I totally bailed on my group ride this week.
After having a great 35-mile ride with a group on the Fourth of July, I figured the 30-mile ride with the girls would be a breeze. But, it wasn't. I just wasn't feeling it.
I had to talk the ride leader into letting me go while convincing her that I was OK. I dropped back, turned around, and proceeded to head back home after just a few miles of riding.
But I realized I couldn't just stop. I'll be riding 62 miles in a couple of weeks. I haven't surpassed 40 miles in one ride; I need to log all the miles I can get.
So, I kept going by myself.
In an earlier article, I wrote about how I hated riding alone. Every solo ride felt difficult, hot and boring.
But this particular night, it was perfect. Sure, it might've been cooler, but I think I've also gotten used to being in the saddle and am more comfortable with the movements. This time, I was able to relax and relieve stress by staying on the bike and pedaling alone.
I still believe that the social aspect of cycling is a big part of the sport for me, but I'm learning to really appreciate the beauty of getting lost on a ride all by myself.
I rode paths I had never set my wheels down on before. I got more comfortable drinking from my water bottle while riding. I even stopped at one point to admire the view and take a photo.
This also gave me a chance to practice shifting gears. I'm embarrassed to admit this, but I've seriously neglected this facet of cycling, completely avoiding it at all costs. So, for the last few months, I've been pushing like crazy going slowly uphill. I had recently gotten some tips on shifting from a friend, so I went to execute what I had learned.
I went through some hilly neighborhoods, going back and forth, up and down hills. I didn't mind that some neighbors were probably worried I was casing the neighborhood; I was getting the hang of this shifting thing.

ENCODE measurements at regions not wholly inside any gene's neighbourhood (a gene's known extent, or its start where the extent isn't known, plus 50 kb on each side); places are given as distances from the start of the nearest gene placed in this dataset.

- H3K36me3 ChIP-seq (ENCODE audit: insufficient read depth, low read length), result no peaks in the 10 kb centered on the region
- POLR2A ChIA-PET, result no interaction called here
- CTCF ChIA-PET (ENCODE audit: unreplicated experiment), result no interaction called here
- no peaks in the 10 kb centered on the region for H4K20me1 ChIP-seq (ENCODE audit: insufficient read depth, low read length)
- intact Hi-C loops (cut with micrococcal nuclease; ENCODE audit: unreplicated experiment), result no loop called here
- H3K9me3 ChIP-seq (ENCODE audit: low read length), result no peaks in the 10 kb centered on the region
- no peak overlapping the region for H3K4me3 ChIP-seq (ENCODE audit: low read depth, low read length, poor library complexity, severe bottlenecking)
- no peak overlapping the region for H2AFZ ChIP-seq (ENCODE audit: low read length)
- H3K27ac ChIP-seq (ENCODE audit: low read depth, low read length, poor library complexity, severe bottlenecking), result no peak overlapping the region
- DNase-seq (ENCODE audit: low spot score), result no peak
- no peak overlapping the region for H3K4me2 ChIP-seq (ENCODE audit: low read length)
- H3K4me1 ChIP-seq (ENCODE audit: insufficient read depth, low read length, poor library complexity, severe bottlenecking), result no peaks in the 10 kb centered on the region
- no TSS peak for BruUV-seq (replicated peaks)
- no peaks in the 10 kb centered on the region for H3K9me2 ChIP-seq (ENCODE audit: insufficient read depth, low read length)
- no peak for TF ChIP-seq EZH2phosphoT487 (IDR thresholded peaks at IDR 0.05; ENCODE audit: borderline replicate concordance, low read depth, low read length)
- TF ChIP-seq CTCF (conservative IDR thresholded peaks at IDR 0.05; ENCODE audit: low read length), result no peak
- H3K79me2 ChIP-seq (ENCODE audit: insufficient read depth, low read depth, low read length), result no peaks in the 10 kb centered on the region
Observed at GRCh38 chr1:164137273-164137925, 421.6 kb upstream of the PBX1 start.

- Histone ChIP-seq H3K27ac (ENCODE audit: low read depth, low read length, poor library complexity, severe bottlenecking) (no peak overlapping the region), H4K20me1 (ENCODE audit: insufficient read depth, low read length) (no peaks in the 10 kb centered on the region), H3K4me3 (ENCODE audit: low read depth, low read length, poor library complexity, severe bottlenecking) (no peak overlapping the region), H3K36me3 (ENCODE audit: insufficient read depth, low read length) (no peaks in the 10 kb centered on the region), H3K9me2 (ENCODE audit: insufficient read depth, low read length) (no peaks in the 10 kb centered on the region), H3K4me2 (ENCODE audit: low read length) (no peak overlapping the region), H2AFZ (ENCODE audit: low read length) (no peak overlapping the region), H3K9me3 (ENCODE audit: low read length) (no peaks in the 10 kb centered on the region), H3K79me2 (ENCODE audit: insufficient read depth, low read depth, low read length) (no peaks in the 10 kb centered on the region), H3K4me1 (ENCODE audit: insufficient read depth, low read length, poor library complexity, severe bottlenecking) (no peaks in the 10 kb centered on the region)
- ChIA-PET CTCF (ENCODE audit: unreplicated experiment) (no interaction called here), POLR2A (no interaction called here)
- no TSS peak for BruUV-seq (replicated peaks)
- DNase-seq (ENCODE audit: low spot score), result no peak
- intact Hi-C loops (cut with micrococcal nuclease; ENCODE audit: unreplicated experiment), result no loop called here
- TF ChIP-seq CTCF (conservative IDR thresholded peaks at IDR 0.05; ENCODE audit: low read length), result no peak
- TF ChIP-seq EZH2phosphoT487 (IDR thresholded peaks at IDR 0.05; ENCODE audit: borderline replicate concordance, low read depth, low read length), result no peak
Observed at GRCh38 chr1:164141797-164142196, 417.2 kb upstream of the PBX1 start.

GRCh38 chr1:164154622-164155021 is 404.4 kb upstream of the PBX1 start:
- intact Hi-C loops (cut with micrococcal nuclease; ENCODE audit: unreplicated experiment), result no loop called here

My light had been turned on for a while, but at one point, I realized it was almost 9 p.m. It was starting to really get dark, and I knew I should probably head home.
I wasn't going to take my normal flat route home, though. I was taking the hilliest route I knew. I turned off the road that goes around the lake and began to climb.
"Now switch to the smaller ring," I thought, then I did.
There was a terrible clattering noise behind my pedaling feet.
I stopped, knowing I had dropped my chain. I stooped down to look at it and saw that not only was it off the cassette, but the rear derailleur (I did not know it was called this at the time) had also snapped off. I kneeled there, only slightly moving things around, not accomplishing anything and dirtying my hands with grease.
Long story short, multiple cars stopped for people to ask if I needed help before my husband could pick me up and take me and my broken bike home.
So, my bike—have I mentioned this is a loaner?—is in the shop for an entire week while a sympathetic mechanic orders the parts and installs them for me.
What was revealing about this experience wasn't just that I really did some damage when I dropped the chain. (When you're going to make a mistake for the first time, you better go all out, right?)
Driving home, I was really upset. It took me a few minutes of sulking before I realized I was really bummed I wasn't going to be able to ride my bike for a week or so.
Now, I'm starting to wonder if what people said would happen is actually happening. Am I actually falling in love with this sport?
To find out more information about The Rapha Women's 100 or to pledge to ride July 26, visit Rapha's site.
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